By “equally inspiring” what I am getting at, is that the most important part about your photo is the content and not necessarily the technical perfection. Let’s look at another two photos below. Both are technically sound (sharp in the right places, colors are good, etc) but I would certainly say the one on the left is a better image. This is of course subjective but I’d reckon many people would agree with me here. Context shows the animal doing what it does (climb), I waited for a cool expression, I composed the image in a pleasing manner… All of these things tend to make a “better” image even if I had taken it with a cheaper lens, lower megapixel count, et. etc.
See, now that you’ve given up on worrying about getting the most expensive stuff, and begun obsessing with how to perfectly utilize the gear you have- there’s still a whole creative side to photography that will lead you much further than equipment, and dare I even say technical prowess. All three of these things have their place but in the art of photography, the artistic aspect is sort of a big deal.
So what is my advice as far as which camera to buy? I am still not sure how to give a definitive answer to this, or if it is even possible. It all really depends on your needs. For somebody who wants to take great studio images of their ball pythons, but really has no interest in photography overall, I would say certainly save some money and get a nice entry level DSLR and a flash or two and go from there. Cameras these days are so advanced that a brand new entry level DSLR will likely perform well enough to last a decade or more for the average user. If you have mastered the technical use of your current equipment and find your creative drive limited by your gear, then THAT is when you should consider upgrading and looking at higher end options.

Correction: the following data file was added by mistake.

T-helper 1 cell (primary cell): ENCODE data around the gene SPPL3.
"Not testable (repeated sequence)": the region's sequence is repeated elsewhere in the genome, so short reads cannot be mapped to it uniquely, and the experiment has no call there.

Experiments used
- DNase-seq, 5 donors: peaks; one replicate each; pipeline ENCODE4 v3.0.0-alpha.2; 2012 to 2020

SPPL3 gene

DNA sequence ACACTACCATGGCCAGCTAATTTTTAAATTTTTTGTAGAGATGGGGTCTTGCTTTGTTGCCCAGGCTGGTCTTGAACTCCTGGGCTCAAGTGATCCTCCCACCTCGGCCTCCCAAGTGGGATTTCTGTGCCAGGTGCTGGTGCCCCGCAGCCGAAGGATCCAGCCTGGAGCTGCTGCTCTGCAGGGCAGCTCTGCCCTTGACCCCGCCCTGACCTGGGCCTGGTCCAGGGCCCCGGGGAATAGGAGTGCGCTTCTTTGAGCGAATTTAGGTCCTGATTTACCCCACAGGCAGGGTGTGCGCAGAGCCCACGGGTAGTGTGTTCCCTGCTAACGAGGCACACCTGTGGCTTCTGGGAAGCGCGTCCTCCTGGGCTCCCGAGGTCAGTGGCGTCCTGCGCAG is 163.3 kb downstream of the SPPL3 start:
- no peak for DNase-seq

But I would totally hate to have tricked you into reading a whole god damn article on Camera gear, for me to just tell you “Oh, I don’t know, you’ll have to figure it out….” So here is a quick list of my recommended gear (with affiliate links to buy on amazon- you pay the same price amazon charges but they give me a few nickles for the referral, so I appreciate that!)
Body: Canon Rebel t6 with 18-55mm lens (Basically the same as the cheap option I used above) – $350 BUY HERE
Lens upgrade: This is the one I use for 90% of my studio reptile work. Canon EF-S 60mm f2.8 Macro lens – $399 BUY HERE
Body: Canon 80D (body only- $759 at the time of this update). Better autofocus than the t6, higher megapixel count, and a flippy screen! BUY HERE
Lens: I’d still go with the Canon EF-S 60mm f2.8 Macro lens for $399 BUY HERE
You’ll need these in order to light up your subjects.
Yongnuo speedlight ( BUY HERE ) with TX controller ( BUY HERE ) to make it go flashy without being attached to your camera. This way you can light your subject without being restricted by the flash being stuck in one place.
Neewer 24″ softbox (makes your light pretty instead of direct and ugly. Soft shadows. Good.) $28 BUY HERE
There are of course much more advanced options but these are the two I’d recommend for most who are starting out or want decent stuff but still want to keep it simple. Keep an eye out on the website here and I will eventually be releasing a series of tutorials on how I create the images I do. I hope this post was a little enlightening and inspires some photographers to go out and shoot pictures with whatever gear they have, rather than worrying about what gear they don’t have.